I imagine there is significance here or there, but it is a moving target that might turn around and shoot back.   Today’s biggest news flash is El Presidente finally recognizing a well established foreign policy doctrine that states mainland China is the “China” with Taiwan but a prodigal part, an unquestioned U.S. position for 38 years.  Until Trump indicated that was on the table along with the rest of our foreign policy.

So, today Trump officially recognized China.   Whoopi! 

A TV talking head called this a “sign of rationality”.  This is what qualifies as news in Wacky-land.   But it is news because people around the world have been unsettled by what policy Trump would have towards China, especially the Chinese.   In this one case, we can count on normalcy, at least for now, today.  A raft of international relief in an ocean of uncertainty.

What about all the rest of our foreign policies?  Will we know what they are by the end of Trump’s term? A jerry-rigged foreign policy will keep ’em guessing.  That’s what Trump likes.

Another news story today is that Jerod Kushner, Trump son-in-law and virtual ambassador at large, had chats with the Mexican foreign minister about The Wall, our shared economy and (who knows?) Ivanka’s clothing line?   The last-named is another hot topic today as special counsel Kellyanne Conway raised ethics flags by suggesting from the White House that viewers buy some of Ivanka’s clothes.

Untraditional foreign policy conducted by whomever and conflicts of interest seem likely to be daily reportorial fare.  While that would make sense in a normal presidency,  I think they are largely distractions in this one.  I don’t believe a majority of Americans really care about these things right now.  Even non-Trumpeteers don’t care because there is too much else to care about.

Trump supporters especially do not care and the more carefully argued the attacks on Trump for such things, the less they listen.   They want the story simple as Trump tells it.  To them complication is obfuscation.

The travel ban Trump has rolled out like a car with four flat tires still appears to keep his promise to increase our protection from terrorism, even though the so-called plan is mostly a show as I argued in my last post and, I would add,  heartless.  But it is Trump doing what he said and no matter how this turns out he will portray himself as a winner, or at least a victim of foul play.  A should be winner.

That’s enough babbling on.

It may be best to take the long view as expressed by Stephen Hadley, the national security adviser for President George W. Bush:  “Trump is an insurgent president leading a populist movement. He came in with an agenda that was disruptive and destructive — throw over the money changers’ tables. The next six months will see destruction, some of it creative and some just destructive. The question is what Trump will want to build after that.”

I wonder what will be left when we get to the “after that”.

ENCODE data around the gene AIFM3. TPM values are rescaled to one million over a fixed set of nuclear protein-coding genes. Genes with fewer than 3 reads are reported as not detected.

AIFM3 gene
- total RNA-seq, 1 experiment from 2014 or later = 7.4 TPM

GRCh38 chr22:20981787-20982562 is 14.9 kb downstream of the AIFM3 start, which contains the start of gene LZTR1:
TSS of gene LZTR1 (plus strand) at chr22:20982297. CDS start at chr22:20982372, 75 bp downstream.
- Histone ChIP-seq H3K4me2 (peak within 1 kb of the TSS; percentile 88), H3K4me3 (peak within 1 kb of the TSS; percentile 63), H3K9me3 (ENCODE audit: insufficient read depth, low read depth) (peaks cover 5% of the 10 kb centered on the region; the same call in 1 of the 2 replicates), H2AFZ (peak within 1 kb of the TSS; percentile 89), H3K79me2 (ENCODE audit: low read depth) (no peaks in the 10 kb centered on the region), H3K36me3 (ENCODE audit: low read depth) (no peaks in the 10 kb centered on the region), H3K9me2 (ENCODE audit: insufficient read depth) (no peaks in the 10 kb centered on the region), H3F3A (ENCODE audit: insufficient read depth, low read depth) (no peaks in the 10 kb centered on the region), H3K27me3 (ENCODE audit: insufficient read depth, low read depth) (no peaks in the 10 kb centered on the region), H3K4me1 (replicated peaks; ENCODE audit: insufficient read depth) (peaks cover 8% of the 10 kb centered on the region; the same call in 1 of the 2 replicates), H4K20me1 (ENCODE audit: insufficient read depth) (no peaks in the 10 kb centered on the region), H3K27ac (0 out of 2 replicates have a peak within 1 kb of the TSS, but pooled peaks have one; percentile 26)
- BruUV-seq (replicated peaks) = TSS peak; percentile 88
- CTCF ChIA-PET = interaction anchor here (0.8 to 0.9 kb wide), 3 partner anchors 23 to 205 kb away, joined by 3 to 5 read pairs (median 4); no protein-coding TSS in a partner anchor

Outside of Trump World the Immigration Ban Makes No Sense

No doubt those living in Trumpdom (the Kingdom of Trump) feel safer today now that there is a travel ban, albeit temporary, on seven predominantly Muslim  nations in the Greater Mid-East, but below is some information that suggests this step will change almost nothing, at least not for the good.  There could be lots of bad, as indicated by someone who suggested Trump is snuffing the torch on the Statue of Liberty.

First of all, the way this executive order was turned out shows the difference between promising the moon on the campaign trail and actually doing something in real life.   The president executed his order providing no time to develop an actual policy to implement it, so immigration officials were confused.   A number of people already approved to come here were halted in airports around the country, which in turn prompted demonstrations and law suits and a temporary stay of the order.

It’s no way to do business, Mr. Businessman.   But let’s say the administration had handled it much better, it still doesn’t make sense.  First of all, according to statistics tallied by the conservative-leaning Cato Institute, not” a single American was killed on U.S. soil by citizens from any of those countries between 1975 and 2015.”  You might want to read that sentence again.

On the other hand, most of the terrorist killings in this country were committed by natives of Muslim countries not banned, with Saudia Arabia leading that group supplying 15 of the 19 9/11 hijackers.

So, why isn’t it on the list?   The Daily News makes an argument that Trump’s decision might be affected by the fact he has various business interests in Saudi Arabia, Turkey, the UAE and Egypt and no obvious important business interests in the seven nations banned.

I don’t know and our new president isn’t inclined to enlighten us.  Perhaps it is some of that, but it might also be some of this.  Saudi Arabia, Turkey and Egypt are all run by strong men and all of them hate Iran.  I imagine Trump thinks these are guys he can work with, like his buddy Vlad.  Just a thought.

But back to reality.  The Cato Institute estimates we each have about a one in 3.64 billion chance of getting killed by a terrorist with a much, much better chance of just getting shot by any good ol’ American who just doesn’t like us.  About 80% of the terror related deaths after 9/11 have not even been committed by foreigners but by native Americans who have become radicalized.   Travel bans aren’t going to stop that.